Beginner’s Guide to IPO Investing

IPOs, or initial public offerings, are a great investment opportunity for people who want to get in early on companies with a lot of growth potential. But as with any investment, the risk of the capital loss is inherent. To minimize risk and maximize long-term capital returns, it is necessary to understand the fundamentals of IPO investing before you pull the trigger on your first buy order.

What is an IPO?

Before diving into technical terminology and investing strategies, the logical first step is to define what an IPO is. An initial public offering is when a private company decides to go public by selling its stock on an exchange, such as the New York Stock Exchange or London Stock Exchange. The company essentially allows anyone to purchase shares of their company for the listed exchange price by going public.

Today, IPO investing is made easier thanks to companies like SoFi , which displays all upcoming IPOs in one location. While it sounds like a straightforward transaction, purchasing IPO shares can come with some degree of complexity as the first offering is typically reserved for institutional investors, including investment banks and hedge funds. Only after some time has passed can common investors come in and purchase shares of the newly IPO’d company.

How Does it Work?

The IPO process starts with a private company contacting an investment bank that will initiate the public offering. The investment bank grades the firm through its financial analysis and comes up with what they think is a fair valuation, initial share price, IPO date, and other relevant information. The private company must then register with an exchange and the U.S. Securities and Exchange Commission to make sure that they meet all eligibility requirements.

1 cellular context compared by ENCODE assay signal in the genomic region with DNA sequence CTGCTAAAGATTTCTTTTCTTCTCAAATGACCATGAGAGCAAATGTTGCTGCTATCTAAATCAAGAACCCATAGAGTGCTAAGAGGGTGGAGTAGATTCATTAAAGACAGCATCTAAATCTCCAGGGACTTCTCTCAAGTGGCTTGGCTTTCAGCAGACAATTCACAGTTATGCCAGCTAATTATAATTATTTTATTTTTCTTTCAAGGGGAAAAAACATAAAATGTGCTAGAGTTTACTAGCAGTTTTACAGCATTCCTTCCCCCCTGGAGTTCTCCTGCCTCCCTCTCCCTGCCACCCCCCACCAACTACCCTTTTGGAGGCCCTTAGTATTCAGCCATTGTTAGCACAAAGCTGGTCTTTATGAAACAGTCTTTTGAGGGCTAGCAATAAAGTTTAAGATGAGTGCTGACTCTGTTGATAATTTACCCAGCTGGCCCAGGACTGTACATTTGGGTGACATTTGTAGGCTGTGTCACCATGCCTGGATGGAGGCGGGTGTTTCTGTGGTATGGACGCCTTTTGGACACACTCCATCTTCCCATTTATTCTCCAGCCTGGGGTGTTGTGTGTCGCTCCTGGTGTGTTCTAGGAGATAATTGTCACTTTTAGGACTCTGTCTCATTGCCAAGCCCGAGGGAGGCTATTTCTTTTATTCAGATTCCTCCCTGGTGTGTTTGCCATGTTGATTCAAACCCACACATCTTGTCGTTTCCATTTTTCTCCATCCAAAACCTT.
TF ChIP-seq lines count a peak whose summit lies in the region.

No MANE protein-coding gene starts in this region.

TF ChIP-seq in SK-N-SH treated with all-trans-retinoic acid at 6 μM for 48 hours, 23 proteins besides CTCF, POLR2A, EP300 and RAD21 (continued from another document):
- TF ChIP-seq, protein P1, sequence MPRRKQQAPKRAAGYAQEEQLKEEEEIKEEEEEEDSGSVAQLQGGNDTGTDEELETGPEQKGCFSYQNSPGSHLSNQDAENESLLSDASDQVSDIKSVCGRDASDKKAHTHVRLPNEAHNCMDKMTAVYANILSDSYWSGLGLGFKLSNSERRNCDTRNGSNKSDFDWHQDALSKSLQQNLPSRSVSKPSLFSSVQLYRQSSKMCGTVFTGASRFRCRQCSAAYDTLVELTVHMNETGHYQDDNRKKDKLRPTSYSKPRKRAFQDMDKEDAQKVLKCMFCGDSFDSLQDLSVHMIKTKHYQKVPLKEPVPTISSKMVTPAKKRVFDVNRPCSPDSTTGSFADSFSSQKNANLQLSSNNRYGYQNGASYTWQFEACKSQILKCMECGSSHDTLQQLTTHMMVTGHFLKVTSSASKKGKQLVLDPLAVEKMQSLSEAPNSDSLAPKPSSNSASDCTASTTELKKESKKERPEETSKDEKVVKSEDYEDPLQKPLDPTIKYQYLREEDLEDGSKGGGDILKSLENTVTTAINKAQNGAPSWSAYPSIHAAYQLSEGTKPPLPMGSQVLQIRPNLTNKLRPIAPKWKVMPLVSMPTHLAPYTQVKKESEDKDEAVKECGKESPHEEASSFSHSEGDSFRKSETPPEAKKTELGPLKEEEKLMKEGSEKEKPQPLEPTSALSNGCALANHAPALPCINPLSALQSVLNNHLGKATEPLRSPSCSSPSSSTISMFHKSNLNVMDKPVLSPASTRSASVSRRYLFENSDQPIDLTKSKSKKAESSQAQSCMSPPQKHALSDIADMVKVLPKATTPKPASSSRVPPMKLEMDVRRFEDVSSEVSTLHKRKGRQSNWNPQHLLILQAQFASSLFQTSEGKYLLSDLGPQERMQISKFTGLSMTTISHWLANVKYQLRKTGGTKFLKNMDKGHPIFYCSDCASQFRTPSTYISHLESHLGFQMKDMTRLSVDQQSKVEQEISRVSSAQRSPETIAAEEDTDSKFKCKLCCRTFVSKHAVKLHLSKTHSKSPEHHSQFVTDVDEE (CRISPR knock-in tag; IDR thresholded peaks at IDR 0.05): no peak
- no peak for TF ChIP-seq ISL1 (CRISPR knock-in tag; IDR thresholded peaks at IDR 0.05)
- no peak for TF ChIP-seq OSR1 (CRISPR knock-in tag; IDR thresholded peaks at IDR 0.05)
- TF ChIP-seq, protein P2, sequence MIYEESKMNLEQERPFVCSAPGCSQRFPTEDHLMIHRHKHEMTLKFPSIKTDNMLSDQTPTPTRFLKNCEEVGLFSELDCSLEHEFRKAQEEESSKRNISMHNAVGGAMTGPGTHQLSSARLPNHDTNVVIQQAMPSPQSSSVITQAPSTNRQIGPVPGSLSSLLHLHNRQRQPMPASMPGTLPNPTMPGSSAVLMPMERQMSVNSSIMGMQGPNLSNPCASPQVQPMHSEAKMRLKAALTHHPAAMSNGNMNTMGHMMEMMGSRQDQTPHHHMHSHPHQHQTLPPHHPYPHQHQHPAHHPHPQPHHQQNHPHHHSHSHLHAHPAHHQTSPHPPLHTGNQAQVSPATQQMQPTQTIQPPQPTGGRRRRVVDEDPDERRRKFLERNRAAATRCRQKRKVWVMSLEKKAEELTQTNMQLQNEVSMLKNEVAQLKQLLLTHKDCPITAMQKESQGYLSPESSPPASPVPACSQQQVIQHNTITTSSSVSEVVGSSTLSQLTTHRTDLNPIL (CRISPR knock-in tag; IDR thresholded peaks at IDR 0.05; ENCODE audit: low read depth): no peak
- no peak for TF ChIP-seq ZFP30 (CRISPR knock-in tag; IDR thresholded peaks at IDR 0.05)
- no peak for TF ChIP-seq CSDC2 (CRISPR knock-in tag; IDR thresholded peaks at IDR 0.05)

Once the legal requirements are satisfied, a company can then be listed on the stock exchange they registered with, and investors can start buying and selling their shares on the said exchange.

Reason/s for IPO

So, why would a private company choose to go public? One of the main reasons is that it raises capital, which they ultimately use to fund and accelerate growth. It’s also a common way for the company’s shareholders to liquidate their company’s equity ownership. Since company founders, early investors, and initial employees collectively hold the equity. An initial public offering provides an opportunity to unload some of their shares and cash in.

What to Consider When Investing in an IPO

Investing in IPOs revolves around the same investing principles you’d use to look for regular companies and stocks. One key issue is that researching financial data about a privately owned company that’s about to go public is a lot more complicated than researching a public company.

Data is not readily available since private companies are not legally required to disclose their financial data. Therefore, federal regulations require public companies to publicly release all relevant financial data, including analysis reports of their company strengths, weaknesses, opportunities, and hurdles. These are all information that can help an investor, be it institutional or every day, make the most informed decision possible.

IPO investing is a viable strategy targeting private companies about to go public. Use the information above to understand how an IPO works, what to consider when investing, and why such a phenomenon happens in the first place.


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